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07
Dec

City of Woodland’s Pacific Flyway Pond Awarded $1.5 million for Migrating Bird and Pollinator Habitat

In November, the California Wildlife Conservation Board notified the City of Woodland of a grant award for more than $1.5 million for the enhancement of Pacific Flyway Pond (formerly known as North Regional Pond) for habitat to support shorebirds (avocets, sandpipers, plovers), wading birds (egrets, herons, ibis), waterfowl (duck and geese), and tricolored blackbirds. The Pacific Flyway Pond is a stormwater drainage system and is a part of the Woodland-Davis Clean Water Agency Regional Water Treatment Facility. In addition to stormwater management, the 78-acre detention basin also provides year-round open water habitat for birds, including spring and summer breeding grounds for waterbirds.

The Pacific Flyway Pond gets its name from one of the major North American bird migration routes, the Pacific Flyway, which extends from Alaska and Canada, through California, and to Mexico and South America. As birds migrate along this route, they need stopover sites, particularly wetlands, a habitat that has been in drastic decline since the 1880s. Previously, the Central Valley was a vast network of seasonal wetlands that supported the immense diversity of life in California. Currently, 90 percent of wetlands in the Central Valley have been destroyed due to the damming of California’s rivers for agriculture, drinking water, and flood control. Today, many wetlands throughout the Pacific Flyway, including the Sacramento Valley, are managed wetlands that depend on groundwater and/or conveyed surface water for habitat. In the Sacramento Valley, rice fields and managed stormwater retention ponds provide habitat and food for migrating waterfowl and shorebirds.

In partnership with the City of Woodland, Yolo County RCD has planned, installed, and maintained a small planting of native habitat on the margins of the Pacific Flyway Pond for 2 years. Plantings of native trees, shrubs, grasses, and herbaceous plants line the northeast corner of the pond and were installed by RCD staff, community volunteers, and high school students. Habitat enhancements, like the small planting conducted by the RCD, provide vital nesting, foraging, and cover opportunities for birds and other wildlife. 

The northeast corner of the Pacific Flyway Pond in October 2021 before the RCD began invasive weed management and native plant installations.
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The northeast corner of the Pacific Flyway Pond in April 2023 after a SLEWS planting day where high school students installed native plants, added stakes and tubes, and mulched plants.

Building on this foundation, the recently awarded grant will further enhance the Pacific Flyway Pond from a single purpose detention basin to a multi-benefit wetland to support migrating songbirds, migrating monarch butterflies, pollinator insects, and tricolored blackbirds. The project will support building a new island for safe waterbird resting space, increasing variation in water depth to support greater waterfowl diversity, a cattail island for increased tricolored blackbird habitat, and enhancement of upland vegetation and pollinator habitat.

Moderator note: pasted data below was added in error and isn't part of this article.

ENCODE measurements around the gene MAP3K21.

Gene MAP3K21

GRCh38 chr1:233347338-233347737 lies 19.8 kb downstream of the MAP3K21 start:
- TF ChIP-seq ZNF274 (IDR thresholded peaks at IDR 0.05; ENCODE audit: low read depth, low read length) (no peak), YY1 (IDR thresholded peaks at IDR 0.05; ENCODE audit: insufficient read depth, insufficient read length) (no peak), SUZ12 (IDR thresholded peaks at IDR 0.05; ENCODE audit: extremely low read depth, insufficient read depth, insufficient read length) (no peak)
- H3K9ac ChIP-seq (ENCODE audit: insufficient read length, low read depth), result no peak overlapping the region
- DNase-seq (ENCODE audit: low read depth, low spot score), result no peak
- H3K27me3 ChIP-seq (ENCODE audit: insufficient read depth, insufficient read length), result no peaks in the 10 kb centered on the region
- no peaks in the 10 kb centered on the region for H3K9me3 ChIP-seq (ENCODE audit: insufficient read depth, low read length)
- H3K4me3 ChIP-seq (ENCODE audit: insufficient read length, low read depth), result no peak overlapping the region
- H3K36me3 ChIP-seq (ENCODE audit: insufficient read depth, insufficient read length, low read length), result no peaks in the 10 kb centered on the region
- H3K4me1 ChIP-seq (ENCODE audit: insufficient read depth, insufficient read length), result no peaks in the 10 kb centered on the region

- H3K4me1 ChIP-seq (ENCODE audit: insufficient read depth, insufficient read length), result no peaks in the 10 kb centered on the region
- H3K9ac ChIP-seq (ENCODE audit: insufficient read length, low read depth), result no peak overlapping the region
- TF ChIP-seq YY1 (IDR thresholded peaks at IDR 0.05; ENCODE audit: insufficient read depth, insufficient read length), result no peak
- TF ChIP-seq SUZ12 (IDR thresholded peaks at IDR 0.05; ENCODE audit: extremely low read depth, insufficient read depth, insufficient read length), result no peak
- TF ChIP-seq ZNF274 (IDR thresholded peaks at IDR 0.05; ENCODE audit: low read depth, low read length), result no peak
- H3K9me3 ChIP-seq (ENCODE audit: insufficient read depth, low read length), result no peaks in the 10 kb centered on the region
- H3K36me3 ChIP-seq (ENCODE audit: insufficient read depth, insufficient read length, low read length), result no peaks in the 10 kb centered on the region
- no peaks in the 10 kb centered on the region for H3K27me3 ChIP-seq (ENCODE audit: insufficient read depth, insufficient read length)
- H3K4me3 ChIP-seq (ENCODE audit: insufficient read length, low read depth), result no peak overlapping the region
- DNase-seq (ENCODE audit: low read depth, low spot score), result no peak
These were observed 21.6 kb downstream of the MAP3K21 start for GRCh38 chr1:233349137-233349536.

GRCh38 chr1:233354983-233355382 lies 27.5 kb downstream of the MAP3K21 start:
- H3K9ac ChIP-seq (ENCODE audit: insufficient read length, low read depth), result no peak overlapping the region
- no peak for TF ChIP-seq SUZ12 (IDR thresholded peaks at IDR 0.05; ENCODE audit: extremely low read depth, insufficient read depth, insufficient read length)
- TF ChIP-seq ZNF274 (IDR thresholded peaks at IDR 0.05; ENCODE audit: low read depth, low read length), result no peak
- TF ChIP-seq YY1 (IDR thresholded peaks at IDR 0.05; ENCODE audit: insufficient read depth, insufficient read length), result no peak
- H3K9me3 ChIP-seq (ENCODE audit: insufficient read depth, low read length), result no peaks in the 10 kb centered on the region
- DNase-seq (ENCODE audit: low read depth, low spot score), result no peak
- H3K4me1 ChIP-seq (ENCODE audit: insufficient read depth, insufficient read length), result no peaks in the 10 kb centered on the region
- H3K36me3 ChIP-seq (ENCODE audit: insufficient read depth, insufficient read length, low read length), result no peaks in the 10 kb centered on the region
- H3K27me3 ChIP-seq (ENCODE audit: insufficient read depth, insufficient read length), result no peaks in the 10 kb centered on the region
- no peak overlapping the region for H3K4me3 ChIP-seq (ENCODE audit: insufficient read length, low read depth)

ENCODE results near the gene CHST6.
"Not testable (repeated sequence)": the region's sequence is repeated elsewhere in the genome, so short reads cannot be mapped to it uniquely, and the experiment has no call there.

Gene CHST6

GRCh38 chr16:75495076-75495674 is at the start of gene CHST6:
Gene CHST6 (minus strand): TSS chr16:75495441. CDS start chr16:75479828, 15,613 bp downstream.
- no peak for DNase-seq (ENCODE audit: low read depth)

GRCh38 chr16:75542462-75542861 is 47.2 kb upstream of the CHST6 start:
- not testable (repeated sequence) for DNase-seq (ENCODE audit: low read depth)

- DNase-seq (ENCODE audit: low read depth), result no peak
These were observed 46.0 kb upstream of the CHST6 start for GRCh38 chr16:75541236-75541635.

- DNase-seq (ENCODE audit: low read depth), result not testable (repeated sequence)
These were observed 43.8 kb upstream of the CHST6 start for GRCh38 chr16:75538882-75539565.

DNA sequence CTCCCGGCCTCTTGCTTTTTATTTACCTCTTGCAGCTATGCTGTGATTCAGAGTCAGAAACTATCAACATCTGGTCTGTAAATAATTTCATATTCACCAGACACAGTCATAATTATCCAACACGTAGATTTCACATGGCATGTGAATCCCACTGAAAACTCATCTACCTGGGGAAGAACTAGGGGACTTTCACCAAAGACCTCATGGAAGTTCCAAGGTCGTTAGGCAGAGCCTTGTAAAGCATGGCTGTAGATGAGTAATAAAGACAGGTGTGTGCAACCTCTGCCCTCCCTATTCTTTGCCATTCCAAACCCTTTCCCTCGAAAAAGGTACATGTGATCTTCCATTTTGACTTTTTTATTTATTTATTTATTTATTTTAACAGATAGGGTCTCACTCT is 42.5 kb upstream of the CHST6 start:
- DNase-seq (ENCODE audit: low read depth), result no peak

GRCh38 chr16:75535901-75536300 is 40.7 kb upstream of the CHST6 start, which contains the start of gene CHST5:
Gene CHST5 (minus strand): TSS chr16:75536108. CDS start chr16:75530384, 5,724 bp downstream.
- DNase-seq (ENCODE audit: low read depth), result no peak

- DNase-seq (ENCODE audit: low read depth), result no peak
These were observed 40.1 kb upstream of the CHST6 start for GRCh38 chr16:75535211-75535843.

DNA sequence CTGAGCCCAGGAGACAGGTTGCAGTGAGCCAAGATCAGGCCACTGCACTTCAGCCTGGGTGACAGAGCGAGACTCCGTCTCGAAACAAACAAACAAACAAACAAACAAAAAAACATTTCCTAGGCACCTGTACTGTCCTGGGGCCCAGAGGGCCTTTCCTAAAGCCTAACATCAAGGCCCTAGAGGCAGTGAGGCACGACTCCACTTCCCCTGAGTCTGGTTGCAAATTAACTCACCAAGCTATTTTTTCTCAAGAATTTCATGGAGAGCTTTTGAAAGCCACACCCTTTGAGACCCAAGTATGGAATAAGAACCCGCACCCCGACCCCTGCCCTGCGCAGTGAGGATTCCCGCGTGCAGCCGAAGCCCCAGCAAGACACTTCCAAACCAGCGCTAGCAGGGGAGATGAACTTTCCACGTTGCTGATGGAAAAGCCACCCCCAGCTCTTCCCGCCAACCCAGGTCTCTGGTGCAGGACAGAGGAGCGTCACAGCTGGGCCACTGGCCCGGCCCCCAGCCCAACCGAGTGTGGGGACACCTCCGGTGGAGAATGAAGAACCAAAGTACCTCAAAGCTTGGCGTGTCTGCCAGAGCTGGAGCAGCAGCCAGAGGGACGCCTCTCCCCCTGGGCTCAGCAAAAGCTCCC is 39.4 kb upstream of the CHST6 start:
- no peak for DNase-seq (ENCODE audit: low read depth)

These enhancements will also improve connectivity of local wetlands to the north (Cache Creek Settling Basin), east (Conaway Ranch), and south (East Regional Pond and Park Preserve Pond). Wetlands support 60% of migratory birds using the Pacific Flyway. Inland wetland habitats are essential in the support of local food webs all while contributing to flood protection, groundwater recharge, and water filtration.

Among the improvements at the Pacific Flyway Pond, one in particular is sure to excite local bird watchers, the cattail island for nesting tricolored blackbirds. Often mistaken for red-winged blackbirds, tricolored blackbirds also have red patches on their wings but they also have a white line below the red patch that differentiates the two species. These birds, which are a listed species under California’s Endangered Species Act, have declined in numbers due to wetland loss. Because tricolored blackbirds are grain-eating birds, they often forage and nest in agricultural areas. Their breeding season often coincides with harvesting which severely limits nesting success. Lack of insect prey and water resources also severely limit colony size, one of the birds most defining features., Tricolored blackbirds form the largest songbird breeding colonies in North America with thousands or tens of thousands of birds in one colony. By providing these birds with their historic habitat, the Pacific Flyway Pond cattail island will be a safer nesting habitat while protecting from natural predators like coyotes and raccoons. 

A tricolored blackbird with its distinctive white patch on its shoulder.

Habitat construction and interpretive signage are scheduled to begin in the spring of 2024. Yolo County RCD looks forward to the continued stewardship of Pacific Flyway Pond!

 

Yolo County RCD hosted a planting event in December 2023 with Putah Creek Council where volunteers helped install more native plants and perform maintenance on existing plants.